Friday, August 25, 2006

If things break the right way, I could be wearing a totally cool patch. Like a pirate.

I got contacts like a month and a half ago, right before I flew out to Chicago. When I got back I had the doctor adjust my prescription, and he gave me a pair that was supposed to last me a month. That was five weeks ago. OK.

Here's the thing; I'm a lazy bastard, so I never went and got a new box of the contacts. I put mine in yesterday morning and it felt sort of normal, except the left eye was giving me a little trouble. But it didn't seem like anything out of the ordinary, so I just went to work.

After about two hours, the itchiness turned into some very low level pain, and I took my left contact out. It was partially torn. This was at like 10 am. But everything still seemed manageable, so I did a little research online and found the closest Wal-Mart. I don't like shopping there because of their labor problems, but I figure the contacts aren't made in a sweatshop and they offer really big rebates and stuff. The closest one is in Salem, like 20 minutes away.

At about noon I hopped in the car and head out there, and I found the smallest, most busted looking Wal-Mart you've ever seen. And there's no optometrist inside, so I figured I was screwed. But I decided to take a shot at the pharmacy anyway. While I was waiting for the one guy to come see me, my eye all of a sudden started bugging out. Like searing pain, all at once. I pulled the contact out, and it was completely torn apart. A whole huge side was missing, and presumably its floating behind my eyeball, because I could never find it.

The guy finally came over and I asked if they carry boxes of contact lenses. He said no. OK, where is there an eye place around here that would? He didn't know, because he lives "on the other side of the state." I swear to God he said that. Then he told me to ask the girl at customer service.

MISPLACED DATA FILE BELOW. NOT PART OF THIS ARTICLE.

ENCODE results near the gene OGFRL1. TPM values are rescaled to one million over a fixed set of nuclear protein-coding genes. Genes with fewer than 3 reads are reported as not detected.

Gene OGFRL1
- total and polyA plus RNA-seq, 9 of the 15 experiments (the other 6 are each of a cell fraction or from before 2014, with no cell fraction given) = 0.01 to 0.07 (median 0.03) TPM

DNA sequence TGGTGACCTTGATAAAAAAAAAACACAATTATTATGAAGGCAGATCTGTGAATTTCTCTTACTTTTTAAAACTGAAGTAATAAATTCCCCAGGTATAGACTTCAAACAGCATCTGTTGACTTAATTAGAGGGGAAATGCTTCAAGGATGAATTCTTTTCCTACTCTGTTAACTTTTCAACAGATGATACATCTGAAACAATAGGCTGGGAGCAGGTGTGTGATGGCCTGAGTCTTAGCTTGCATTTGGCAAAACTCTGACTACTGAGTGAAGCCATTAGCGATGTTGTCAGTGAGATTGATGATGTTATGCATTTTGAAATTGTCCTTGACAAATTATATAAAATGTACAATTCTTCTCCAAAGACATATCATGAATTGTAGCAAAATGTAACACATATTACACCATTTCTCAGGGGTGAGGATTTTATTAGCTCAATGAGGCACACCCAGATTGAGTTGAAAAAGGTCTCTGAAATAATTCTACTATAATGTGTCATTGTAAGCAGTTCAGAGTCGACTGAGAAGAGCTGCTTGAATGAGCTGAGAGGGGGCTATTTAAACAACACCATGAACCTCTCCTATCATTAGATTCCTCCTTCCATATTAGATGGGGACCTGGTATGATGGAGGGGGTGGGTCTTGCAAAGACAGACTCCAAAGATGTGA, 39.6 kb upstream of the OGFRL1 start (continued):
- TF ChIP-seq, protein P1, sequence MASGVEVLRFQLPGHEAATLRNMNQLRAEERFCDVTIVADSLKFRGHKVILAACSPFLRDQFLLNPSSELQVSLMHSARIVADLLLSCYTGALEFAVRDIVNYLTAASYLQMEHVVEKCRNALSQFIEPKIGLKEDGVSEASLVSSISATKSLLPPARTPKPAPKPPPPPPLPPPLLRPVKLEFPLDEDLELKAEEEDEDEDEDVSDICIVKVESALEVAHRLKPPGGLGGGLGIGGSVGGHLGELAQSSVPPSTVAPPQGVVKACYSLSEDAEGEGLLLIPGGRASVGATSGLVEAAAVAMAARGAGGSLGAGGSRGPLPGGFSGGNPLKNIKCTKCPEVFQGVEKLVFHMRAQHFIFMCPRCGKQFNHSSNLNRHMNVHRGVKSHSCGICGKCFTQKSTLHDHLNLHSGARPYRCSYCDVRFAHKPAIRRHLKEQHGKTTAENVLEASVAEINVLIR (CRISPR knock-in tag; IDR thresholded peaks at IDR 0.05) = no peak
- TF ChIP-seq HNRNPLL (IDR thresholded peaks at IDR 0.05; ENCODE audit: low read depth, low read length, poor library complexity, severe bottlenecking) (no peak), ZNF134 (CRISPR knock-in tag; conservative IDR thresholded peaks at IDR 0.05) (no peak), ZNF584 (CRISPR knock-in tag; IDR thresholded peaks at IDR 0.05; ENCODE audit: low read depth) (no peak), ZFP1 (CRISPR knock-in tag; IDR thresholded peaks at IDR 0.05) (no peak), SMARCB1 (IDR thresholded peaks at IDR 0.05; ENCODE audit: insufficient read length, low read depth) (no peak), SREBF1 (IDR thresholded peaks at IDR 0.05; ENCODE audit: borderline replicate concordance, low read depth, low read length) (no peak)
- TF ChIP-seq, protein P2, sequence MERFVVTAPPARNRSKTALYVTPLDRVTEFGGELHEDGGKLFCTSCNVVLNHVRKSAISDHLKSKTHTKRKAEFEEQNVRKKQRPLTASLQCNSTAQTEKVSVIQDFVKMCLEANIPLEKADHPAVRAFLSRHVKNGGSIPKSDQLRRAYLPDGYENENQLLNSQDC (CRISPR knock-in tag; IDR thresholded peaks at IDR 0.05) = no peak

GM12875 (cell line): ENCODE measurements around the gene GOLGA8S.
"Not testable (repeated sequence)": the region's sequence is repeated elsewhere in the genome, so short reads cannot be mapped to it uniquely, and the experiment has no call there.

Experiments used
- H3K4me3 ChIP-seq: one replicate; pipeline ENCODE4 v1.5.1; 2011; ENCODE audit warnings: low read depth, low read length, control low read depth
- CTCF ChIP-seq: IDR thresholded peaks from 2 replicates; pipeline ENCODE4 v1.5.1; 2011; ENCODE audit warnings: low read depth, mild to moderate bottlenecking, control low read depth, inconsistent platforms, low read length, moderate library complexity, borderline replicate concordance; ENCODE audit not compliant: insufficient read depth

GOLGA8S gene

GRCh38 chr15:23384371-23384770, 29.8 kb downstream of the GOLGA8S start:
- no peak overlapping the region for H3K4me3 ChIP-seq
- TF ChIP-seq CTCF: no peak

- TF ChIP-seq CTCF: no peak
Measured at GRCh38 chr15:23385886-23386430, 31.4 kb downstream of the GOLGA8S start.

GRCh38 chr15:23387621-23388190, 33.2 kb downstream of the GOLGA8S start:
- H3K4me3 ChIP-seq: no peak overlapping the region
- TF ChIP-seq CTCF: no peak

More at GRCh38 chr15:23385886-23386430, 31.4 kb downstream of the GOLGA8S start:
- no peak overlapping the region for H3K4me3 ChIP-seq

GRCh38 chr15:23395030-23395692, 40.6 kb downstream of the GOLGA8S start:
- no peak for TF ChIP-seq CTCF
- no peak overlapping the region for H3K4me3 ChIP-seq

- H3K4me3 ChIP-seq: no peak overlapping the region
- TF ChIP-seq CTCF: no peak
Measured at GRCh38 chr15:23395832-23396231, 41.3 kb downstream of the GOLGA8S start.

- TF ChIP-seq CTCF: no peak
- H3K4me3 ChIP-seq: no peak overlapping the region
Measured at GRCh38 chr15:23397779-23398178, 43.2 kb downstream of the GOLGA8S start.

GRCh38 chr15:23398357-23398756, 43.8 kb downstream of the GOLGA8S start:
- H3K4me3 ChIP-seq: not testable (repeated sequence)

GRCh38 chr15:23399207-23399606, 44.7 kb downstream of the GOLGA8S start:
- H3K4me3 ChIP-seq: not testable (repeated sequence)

So I go over to customer service, and the girl (she was like 16) was ringing up customers, because this was the smallest most busted Wal-Mart ever. I finally get to her and asked where in the area I could get a contact lens prescription filled. Without looking at me, she says "try our pharmacy over there," and points back to where I came from. No, I explained, I talked to the pharmacist and he doesn't have contact lenses there.

She finally stopped and looked at me, and literally recoiled with disgust. This was the first indication I had that my eye at that point looked disgusting. She said to try the CVS up the street, which I knew absolutely wouldn't carry contact lenses. Thanks, I said, and left.

When I get to the car, I removed the other contact lens because walking around with just one was actually worse than nothing at all. Then I pulled down the visor mirror, and my eye looked like Sauron from the Lord of the Rings movie. I have never seen an eye that red and bloodshot in all my life. Wicked gross.

Of course, I went to CVS anyway, and sure enough they didn't have contacts, and suggested I try the mall. But I'm now 50 minutes into a one hour lunch break, and I have a 20-minute drive back to work. So I couldn't go to the mall.

I was forced to head back and wear the prescription sunglasses I keep in my car. Sunglasses in the office. I looked like a total jerk for the rest of the day. One friend helpfully offered to make me an eye patch. Everyone else just laughed at me. Supportive bastards.

Friday, August 18, 2006

Because really, what's a nation without borders?